Meet the Steering Committee: Centro de Estudios de Alta Montaña (CEAM), Representative of Major Group Organizations of South America


The Mountain Partnership is guided by an 18-member Steering Committee that represents the diversity of the entire membership and ensures geographic representation. A new Steering Committee is elected approximately every four years. Most recently, elections were held in September 2022 during the sixth Global Meeting of the Mountain Partnership.

In this new series, we will be talking to the new members of the Steering Committee. Today, we are introducing Hugo Mantilla-Meluk, the Mountain Partnership focal point for the Centro de Estudios de Alta Montaña (CEAM) at the University of Quindío in Colombia, representing the Major Group Organizations of South America. Find out what he has to say about the importance of mountains to Colombia and how to strengthen regional collaboration.

Can you tell us what CEAM is and how its work relates to mountains?

The Centro de Estudios de Alta Montaña – or "Centre for Highland Studies" in English – is a multi-disciplinary, multi-institutional research and academic centre of excellence that champions understanding of the cultural and natural processes of the Tropical Andes, to promote the goodwill and sustainable development of mountain communities and their environments.

Why do mountains matter to you personally and to your culture?

For the many and diverse pre-Colombian ancestral cultures, mountains represented "the ascent of man" and the wisdom of Mother Nature. Nowadays, 75 percent of the Colombian population lives in mountainous areas, and 100 percent of the country depends on mountains to survive. Mountains have been identified as key ecosystems for regulating water and climate and host most of the country's biodiversity.

What is CEAM doing to promote sustainable mountain development?

Our Centre consists of 14 research groups and 48 researchers from different disciplines – from sociology, to robotics and molecular genetics – working together in a transdisciplinary and innovative way on three main topics: climate change, water and risk assessment; biodiversity loss, health and environmental surveillance (One Health); and socioecological systems, knowledge sharing and policy support.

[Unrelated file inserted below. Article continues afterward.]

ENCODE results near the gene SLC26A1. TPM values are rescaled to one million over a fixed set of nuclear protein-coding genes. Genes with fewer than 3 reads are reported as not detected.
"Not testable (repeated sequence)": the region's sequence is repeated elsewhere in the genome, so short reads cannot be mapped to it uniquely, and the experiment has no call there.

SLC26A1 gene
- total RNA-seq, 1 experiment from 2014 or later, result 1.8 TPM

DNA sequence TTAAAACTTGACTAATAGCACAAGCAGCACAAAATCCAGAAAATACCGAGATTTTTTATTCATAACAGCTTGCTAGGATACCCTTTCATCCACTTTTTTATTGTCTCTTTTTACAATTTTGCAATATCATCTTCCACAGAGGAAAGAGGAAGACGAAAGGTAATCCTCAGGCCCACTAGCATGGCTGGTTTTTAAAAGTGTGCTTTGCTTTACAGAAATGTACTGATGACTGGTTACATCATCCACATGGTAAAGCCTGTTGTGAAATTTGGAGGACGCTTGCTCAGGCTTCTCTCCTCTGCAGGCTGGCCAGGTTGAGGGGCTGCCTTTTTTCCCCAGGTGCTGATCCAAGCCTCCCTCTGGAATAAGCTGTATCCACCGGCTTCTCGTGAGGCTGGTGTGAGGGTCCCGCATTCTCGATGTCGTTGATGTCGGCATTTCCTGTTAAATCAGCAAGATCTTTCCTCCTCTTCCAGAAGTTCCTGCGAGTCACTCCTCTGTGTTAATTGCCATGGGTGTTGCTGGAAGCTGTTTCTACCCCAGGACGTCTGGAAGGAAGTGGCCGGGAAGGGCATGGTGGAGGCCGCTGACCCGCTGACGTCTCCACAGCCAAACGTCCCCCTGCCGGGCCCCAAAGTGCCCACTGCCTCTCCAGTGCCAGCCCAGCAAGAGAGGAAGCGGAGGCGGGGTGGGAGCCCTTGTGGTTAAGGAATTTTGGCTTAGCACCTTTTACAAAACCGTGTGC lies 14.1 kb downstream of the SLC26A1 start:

We work with local authorities and the national government, helping to empower mountain communities by supporting decision-making and generating tools for better governance.

Examples of CEAM's projects include formulating and developing a climate change adaptation plan for the department of Quindío in the Central Andes of Colombia. Costing over USD 6 million, this was the first regional adaptation plan implemented in Colombia to be fully funded using public resources.

We have also been in charge of administering the first Colombian platform on environmental and health surveillance. The platform uses an artificial intelligence tool created by CEAM researchers that monitors nature's contributions to climate services.

Finally, the CEAM has published many management and conservation plans for mountain focal species, protected areas, and socioecological systems.

What tangible impact has your organization had on communities and/or landscapes?

We have impacted thousands of people from the most vulnerable mountain communities in Quindío. Our climate services platform has provided technical support to local farmers, including small-scale coffee producers. Agriculture is a climate-dependent activity that is strongly affected by climate variability in mountain systems. Scientists of the CEAM have developed and implemented artificial intelligence to monitor and analyse climatic data to generate early warnings for extreme events, such as droughts and storms. The platform allows local governments to allocate resources to support small-scale farmers' organizations of the Colombian Coffee Cultural Landscape, which consists of six UNESCO World Heritage Sites.